Another big influence in the conspiracy theorist communities is Alex Jones, host of popular US radio show Infowars who has been given the title of America’s most prominent conspiracy theorist. Infowars is known as America’s conservative conspiracy theory outlet. Jones has become infamous for fuelling a range of inflammatory conspiracy theories including that 9/11 was an inside job and perpetuating anti-vaccination ideologies. Similarly, Infowars has claimed that high profile mass shootings in America are, in fact, hoaxes, staged by the government, and “crisis actors” who are used to push new gun laws. Jones has received six defamation lawsuits following his claims that the Sandy Hook shooting of 2012 was faked for political gain and that the families who were televised grieving their loved ones were actually crisis actors.

There is a growing concern that YouTube’s algorithm can distort truth and spread conspiracies not grounded in any truth. Research published by Algo Transparency suggests that the content algorithm amplifies videos that are divisive, sensational and conspiratorial. YouTube has attempted to stop the spread of false information as well as hate speech, banning content creators and issuing warnings to channels such as infowars for making false claims and slanderous remarks.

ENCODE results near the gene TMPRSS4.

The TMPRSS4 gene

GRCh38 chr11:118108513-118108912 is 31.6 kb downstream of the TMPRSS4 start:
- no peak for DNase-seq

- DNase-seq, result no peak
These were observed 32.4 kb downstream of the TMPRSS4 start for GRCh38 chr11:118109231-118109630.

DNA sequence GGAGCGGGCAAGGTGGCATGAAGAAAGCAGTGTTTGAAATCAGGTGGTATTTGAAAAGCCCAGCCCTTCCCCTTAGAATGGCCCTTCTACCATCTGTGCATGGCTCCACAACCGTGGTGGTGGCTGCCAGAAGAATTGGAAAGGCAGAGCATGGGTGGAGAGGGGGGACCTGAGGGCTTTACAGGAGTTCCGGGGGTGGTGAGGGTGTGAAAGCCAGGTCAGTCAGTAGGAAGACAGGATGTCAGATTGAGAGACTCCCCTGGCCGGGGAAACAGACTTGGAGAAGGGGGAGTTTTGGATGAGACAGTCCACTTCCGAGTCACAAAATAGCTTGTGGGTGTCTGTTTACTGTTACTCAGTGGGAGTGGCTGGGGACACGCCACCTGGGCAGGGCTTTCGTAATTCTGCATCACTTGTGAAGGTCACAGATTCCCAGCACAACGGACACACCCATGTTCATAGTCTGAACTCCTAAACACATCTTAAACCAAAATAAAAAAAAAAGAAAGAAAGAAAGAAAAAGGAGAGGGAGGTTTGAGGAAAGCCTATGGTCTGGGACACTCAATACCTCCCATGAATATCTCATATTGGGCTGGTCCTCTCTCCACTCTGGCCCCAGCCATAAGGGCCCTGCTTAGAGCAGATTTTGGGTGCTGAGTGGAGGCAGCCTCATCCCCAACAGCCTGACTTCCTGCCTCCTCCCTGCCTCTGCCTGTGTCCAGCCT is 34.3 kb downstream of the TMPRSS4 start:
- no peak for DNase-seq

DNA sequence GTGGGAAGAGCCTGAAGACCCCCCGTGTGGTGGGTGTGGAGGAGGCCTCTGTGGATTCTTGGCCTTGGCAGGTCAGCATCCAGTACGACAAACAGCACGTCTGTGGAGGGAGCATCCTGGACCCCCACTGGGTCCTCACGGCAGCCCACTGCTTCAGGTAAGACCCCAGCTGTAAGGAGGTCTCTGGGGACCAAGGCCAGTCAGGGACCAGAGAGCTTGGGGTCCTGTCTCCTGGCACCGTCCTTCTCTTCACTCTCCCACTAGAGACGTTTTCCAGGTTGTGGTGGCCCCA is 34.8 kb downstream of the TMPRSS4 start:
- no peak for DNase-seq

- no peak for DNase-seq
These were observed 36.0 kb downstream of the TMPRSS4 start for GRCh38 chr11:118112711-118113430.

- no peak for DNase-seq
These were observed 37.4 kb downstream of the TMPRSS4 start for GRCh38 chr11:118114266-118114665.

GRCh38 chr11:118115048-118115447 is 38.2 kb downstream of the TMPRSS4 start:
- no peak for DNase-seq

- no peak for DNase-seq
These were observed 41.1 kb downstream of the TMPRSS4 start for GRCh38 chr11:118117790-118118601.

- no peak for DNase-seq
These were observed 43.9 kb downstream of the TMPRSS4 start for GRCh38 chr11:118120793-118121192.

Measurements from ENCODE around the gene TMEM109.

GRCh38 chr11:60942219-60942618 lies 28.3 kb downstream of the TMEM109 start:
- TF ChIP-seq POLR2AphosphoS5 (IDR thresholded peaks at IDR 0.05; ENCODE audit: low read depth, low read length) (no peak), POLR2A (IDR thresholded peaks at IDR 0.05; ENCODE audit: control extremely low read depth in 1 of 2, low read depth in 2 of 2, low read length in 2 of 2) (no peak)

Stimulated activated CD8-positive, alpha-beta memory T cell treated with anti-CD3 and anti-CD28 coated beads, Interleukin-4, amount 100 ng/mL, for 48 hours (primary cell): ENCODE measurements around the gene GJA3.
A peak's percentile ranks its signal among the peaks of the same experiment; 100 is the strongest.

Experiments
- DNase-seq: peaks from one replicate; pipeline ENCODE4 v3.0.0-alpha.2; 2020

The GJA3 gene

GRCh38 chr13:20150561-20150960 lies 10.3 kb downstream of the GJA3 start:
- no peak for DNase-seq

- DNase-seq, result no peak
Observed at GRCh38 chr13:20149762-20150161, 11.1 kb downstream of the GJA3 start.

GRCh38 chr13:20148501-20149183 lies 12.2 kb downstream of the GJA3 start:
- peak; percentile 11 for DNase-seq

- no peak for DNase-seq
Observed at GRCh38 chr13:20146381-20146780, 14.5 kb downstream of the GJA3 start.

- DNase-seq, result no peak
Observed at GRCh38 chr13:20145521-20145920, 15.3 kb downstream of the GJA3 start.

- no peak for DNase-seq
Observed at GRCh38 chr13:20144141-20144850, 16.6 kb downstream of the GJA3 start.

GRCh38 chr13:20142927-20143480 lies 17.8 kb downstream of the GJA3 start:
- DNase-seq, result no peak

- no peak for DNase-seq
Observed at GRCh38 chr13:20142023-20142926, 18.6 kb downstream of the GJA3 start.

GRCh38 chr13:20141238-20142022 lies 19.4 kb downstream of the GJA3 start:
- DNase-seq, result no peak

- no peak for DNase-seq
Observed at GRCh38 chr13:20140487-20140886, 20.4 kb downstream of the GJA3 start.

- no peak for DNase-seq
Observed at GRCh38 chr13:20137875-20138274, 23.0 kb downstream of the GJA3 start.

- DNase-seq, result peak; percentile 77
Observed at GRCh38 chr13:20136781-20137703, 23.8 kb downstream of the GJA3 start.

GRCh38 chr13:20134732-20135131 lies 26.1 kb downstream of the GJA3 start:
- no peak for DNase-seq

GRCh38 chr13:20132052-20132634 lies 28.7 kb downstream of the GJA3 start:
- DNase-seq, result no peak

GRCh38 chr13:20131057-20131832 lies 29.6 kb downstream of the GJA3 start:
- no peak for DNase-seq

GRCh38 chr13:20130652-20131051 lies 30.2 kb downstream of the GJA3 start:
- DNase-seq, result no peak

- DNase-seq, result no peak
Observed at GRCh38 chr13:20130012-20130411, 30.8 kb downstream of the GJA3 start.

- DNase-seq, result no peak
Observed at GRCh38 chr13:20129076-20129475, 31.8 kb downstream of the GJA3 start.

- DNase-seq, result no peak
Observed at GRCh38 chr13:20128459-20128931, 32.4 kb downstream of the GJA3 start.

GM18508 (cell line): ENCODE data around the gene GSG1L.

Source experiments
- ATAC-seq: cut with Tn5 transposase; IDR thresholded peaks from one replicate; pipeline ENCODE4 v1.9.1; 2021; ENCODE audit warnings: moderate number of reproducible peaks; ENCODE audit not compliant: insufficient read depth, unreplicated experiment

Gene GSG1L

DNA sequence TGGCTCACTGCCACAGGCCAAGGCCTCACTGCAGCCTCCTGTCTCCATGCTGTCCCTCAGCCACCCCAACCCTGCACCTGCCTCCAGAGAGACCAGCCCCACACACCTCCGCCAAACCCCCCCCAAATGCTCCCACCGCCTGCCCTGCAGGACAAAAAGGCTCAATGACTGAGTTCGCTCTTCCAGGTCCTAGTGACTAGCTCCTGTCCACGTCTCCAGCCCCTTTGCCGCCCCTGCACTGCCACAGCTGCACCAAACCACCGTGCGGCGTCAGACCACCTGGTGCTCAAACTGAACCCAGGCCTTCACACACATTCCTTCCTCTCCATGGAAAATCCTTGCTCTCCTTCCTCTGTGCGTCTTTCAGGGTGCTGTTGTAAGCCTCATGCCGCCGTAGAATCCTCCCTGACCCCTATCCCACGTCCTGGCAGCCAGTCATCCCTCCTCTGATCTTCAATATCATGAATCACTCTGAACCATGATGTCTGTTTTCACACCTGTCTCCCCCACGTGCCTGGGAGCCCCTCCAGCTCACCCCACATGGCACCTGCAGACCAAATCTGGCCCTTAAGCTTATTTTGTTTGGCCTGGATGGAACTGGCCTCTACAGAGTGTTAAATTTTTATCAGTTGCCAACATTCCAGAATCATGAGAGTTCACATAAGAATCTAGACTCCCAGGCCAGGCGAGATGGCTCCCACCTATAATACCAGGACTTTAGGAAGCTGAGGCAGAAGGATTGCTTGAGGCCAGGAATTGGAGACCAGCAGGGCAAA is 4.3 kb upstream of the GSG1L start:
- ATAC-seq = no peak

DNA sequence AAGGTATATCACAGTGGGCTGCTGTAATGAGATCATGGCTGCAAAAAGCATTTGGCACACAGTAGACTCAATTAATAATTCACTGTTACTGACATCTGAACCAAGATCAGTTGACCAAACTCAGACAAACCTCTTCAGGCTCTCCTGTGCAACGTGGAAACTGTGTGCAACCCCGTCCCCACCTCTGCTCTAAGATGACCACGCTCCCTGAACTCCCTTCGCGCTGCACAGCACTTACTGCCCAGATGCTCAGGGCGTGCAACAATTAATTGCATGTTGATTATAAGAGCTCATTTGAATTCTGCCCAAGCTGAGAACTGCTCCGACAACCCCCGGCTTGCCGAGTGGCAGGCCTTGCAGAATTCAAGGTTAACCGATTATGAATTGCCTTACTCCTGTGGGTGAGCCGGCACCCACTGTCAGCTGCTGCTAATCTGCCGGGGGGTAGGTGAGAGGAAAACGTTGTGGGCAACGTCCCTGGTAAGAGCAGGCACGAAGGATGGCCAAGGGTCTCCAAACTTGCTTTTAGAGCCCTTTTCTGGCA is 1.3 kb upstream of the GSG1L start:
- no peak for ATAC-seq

The psychology of the Conspiracy

It is important to remember that conspiracy theorists are diverse and are from all walks of life, not just your typical tin-foil hat wearing basement weirdos. There are a lot of personal indicators that drive belief in conspiracy, the first being political extremism, whereby individuals are inclined to believe in conspiracies to make sense of societal events. Mental well-being has also proved to be a strong indicator for belief in conspiracy theories, a study examining the link between attachment styles and belief in conspiracy theories found that participants higher in anxious attachment style were predisposed to belief in conspiracies.

Similarly, another study suggests that conspiracy beliefs are a form of motivated reasoning which refers to the unconscious tendency to of people to process information in a way that suits their agenda. This is also the notion that people are motivated to engage in reasoning processes aimed at maintaining or bolstering their attitudes in the face of attitude challenging information. Which could explain why, in the face of so much scientific evidence, people still hold outlandish beliefs.

From Crop Circles, to Conclusions

In a world filled with many mysterious happenings and unanswered questions – conspiracy theories are a way to engage in critical thinking. Similarly, conspiracy theory culture online does not need to be divisive, and can be a fun way to explore the spooky, the peculiar and the unknown. Forget nothing, question everything, explore the world of conspiracies, and don’t forget your tin-foil hat!